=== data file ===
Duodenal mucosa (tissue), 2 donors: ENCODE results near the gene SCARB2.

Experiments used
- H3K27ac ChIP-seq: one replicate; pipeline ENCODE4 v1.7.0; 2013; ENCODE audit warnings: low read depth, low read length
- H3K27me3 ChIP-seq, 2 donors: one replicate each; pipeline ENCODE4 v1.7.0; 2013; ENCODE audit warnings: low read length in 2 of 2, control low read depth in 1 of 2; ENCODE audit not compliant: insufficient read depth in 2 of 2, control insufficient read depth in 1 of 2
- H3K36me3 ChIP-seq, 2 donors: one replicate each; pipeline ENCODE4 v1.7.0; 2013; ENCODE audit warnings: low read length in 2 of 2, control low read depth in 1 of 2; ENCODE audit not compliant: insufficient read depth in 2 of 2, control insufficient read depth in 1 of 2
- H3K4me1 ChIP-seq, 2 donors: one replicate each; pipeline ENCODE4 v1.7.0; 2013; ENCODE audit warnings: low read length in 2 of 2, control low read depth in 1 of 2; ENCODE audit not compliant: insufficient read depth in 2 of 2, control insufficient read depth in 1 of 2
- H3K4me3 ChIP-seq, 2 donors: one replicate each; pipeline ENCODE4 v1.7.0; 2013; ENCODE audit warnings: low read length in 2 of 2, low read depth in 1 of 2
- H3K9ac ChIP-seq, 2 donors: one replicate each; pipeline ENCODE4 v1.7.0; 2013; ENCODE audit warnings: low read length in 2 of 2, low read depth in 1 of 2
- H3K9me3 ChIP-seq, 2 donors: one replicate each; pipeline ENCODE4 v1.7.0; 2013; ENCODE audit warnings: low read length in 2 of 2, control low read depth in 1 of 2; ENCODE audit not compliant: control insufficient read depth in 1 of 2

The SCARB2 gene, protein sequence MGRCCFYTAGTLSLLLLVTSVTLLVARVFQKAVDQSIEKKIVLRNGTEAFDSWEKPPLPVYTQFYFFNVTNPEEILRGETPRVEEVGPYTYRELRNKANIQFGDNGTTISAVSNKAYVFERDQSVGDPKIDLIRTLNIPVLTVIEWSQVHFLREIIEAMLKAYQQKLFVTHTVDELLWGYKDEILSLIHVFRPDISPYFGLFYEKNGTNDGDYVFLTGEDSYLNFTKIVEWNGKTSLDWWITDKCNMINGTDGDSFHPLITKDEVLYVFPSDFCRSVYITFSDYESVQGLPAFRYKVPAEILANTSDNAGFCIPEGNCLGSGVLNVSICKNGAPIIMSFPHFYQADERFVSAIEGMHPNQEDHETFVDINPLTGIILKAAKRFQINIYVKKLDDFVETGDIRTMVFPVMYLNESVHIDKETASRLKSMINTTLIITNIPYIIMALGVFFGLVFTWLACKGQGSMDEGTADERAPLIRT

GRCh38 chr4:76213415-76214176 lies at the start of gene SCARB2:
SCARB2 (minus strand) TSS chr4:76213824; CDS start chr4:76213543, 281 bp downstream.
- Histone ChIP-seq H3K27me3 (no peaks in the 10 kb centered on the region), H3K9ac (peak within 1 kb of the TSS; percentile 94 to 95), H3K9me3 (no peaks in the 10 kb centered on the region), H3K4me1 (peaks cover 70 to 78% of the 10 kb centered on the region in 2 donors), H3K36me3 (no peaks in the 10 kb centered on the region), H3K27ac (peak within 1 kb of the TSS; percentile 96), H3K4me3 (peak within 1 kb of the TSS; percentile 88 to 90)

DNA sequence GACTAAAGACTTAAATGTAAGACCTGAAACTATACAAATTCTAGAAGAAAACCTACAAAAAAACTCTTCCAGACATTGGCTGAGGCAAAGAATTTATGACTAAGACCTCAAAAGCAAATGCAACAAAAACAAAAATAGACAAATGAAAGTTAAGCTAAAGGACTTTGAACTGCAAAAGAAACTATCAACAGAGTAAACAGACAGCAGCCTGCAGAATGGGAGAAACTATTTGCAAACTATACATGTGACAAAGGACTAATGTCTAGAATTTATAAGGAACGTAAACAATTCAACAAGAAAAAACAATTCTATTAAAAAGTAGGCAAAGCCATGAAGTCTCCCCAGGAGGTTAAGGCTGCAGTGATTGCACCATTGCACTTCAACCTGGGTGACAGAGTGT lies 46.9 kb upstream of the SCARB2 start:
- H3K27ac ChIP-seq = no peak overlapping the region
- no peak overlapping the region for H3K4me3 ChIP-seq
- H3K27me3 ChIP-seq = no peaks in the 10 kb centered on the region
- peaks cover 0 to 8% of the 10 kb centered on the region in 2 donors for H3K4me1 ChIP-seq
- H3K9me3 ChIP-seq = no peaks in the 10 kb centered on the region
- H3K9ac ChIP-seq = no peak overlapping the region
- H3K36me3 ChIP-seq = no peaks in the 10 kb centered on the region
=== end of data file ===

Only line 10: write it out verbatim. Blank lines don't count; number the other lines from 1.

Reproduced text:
The SCARB2 gene, protein sequence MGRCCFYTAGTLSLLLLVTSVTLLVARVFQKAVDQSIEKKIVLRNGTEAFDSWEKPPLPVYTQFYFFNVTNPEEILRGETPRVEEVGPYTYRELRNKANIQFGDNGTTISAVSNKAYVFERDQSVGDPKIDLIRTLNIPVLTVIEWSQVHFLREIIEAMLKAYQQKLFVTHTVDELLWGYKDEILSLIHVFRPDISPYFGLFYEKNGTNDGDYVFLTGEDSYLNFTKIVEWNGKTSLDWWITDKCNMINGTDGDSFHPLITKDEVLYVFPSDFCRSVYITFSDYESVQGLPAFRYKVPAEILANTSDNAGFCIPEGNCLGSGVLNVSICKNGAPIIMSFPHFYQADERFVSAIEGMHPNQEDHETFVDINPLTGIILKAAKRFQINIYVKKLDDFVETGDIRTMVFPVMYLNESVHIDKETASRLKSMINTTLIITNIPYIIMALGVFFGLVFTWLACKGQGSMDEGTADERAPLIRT